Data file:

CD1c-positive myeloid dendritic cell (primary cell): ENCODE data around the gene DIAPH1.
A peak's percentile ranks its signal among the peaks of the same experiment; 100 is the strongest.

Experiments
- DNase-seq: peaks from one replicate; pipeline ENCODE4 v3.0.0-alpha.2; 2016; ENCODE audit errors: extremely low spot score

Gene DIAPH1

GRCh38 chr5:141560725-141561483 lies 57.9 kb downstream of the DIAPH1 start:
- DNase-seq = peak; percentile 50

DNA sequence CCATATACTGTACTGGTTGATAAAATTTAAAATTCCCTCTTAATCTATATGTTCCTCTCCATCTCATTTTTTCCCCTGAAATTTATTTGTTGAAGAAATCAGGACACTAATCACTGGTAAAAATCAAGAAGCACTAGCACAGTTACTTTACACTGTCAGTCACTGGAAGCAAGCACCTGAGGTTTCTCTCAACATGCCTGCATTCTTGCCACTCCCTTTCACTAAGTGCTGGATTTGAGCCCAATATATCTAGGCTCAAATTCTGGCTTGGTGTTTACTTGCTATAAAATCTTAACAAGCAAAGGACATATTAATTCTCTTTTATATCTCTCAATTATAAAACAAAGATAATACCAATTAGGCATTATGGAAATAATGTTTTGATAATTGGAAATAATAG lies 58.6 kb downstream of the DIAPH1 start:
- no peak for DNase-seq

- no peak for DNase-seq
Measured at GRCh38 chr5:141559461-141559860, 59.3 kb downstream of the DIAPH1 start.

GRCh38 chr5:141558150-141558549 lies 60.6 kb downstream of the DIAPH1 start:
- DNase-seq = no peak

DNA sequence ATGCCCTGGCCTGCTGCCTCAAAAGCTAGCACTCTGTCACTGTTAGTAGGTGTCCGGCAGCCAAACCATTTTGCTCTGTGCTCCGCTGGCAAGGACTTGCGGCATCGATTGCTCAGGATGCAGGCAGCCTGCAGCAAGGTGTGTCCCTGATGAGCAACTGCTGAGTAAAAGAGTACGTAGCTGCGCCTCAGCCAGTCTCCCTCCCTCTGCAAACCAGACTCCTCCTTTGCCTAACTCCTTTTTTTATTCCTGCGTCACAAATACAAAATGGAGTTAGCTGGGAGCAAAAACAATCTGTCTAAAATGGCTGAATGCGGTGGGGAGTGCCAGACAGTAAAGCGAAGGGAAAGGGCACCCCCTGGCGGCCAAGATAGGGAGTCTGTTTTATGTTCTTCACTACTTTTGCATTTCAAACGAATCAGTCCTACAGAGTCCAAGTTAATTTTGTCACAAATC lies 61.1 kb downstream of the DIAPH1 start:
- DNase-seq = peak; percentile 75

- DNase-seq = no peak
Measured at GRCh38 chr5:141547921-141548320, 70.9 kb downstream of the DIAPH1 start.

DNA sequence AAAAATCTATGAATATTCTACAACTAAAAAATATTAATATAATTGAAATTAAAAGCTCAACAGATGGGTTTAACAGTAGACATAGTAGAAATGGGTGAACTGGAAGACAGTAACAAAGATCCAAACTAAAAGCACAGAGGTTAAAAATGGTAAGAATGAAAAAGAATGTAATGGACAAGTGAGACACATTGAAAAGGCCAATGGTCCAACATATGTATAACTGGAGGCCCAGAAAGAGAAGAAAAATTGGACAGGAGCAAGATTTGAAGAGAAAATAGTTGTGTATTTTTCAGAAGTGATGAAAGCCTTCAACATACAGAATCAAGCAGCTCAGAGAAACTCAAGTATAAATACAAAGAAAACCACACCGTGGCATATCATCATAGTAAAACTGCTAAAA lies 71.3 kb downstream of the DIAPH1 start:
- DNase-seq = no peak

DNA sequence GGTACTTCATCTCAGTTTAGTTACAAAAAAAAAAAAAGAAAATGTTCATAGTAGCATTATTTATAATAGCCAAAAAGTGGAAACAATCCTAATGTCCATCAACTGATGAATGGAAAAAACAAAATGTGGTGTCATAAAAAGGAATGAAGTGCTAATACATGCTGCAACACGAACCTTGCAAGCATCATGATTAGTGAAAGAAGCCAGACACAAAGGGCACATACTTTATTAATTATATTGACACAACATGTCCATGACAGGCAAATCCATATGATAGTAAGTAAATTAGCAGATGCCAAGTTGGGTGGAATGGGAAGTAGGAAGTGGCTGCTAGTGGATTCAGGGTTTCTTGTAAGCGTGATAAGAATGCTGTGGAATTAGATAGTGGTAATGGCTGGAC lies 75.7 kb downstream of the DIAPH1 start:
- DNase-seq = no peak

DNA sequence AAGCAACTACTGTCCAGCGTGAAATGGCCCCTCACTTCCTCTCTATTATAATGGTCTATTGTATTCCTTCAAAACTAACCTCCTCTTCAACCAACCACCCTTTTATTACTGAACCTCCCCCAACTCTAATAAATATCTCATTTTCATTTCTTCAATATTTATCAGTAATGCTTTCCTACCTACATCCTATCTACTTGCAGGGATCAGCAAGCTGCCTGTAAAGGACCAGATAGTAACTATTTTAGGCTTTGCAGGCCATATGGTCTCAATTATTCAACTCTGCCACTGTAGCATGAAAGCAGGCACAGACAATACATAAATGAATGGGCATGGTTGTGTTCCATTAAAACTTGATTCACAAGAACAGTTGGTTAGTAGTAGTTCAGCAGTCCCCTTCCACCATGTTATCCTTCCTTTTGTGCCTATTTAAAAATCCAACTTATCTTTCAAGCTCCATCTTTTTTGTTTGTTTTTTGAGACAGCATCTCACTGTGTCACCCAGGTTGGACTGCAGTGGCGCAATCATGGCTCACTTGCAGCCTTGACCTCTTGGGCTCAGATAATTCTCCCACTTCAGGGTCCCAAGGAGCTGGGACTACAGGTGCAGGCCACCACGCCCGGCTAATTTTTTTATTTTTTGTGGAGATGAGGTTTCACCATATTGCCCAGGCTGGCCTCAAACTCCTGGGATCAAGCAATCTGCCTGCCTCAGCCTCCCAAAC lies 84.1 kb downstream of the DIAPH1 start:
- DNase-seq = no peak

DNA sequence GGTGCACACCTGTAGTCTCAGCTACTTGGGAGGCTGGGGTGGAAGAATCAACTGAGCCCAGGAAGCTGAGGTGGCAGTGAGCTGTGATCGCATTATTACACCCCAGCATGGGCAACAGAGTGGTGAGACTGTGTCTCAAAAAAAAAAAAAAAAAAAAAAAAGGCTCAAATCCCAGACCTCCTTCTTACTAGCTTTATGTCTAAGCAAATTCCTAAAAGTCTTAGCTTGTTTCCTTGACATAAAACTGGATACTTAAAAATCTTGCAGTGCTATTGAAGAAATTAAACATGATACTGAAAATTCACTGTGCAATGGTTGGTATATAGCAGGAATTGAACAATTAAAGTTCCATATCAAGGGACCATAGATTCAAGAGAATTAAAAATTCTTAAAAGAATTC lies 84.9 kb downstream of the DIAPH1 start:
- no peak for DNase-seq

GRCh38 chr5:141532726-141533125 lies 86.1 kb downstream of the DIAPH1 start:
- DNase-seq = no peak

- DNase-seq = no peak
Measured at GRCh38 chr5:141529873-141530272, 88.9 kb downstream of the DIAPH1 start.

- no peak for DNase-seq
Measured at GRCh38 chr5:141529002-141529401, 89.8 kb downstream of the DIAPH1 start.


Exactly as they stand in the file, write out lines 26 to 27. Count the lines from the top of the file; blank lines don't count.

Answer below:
GRCh38 chr5:141532726-141533125 lies 86.1 kb downstream of the DIAPH1 start:
- DNase-seq = no peak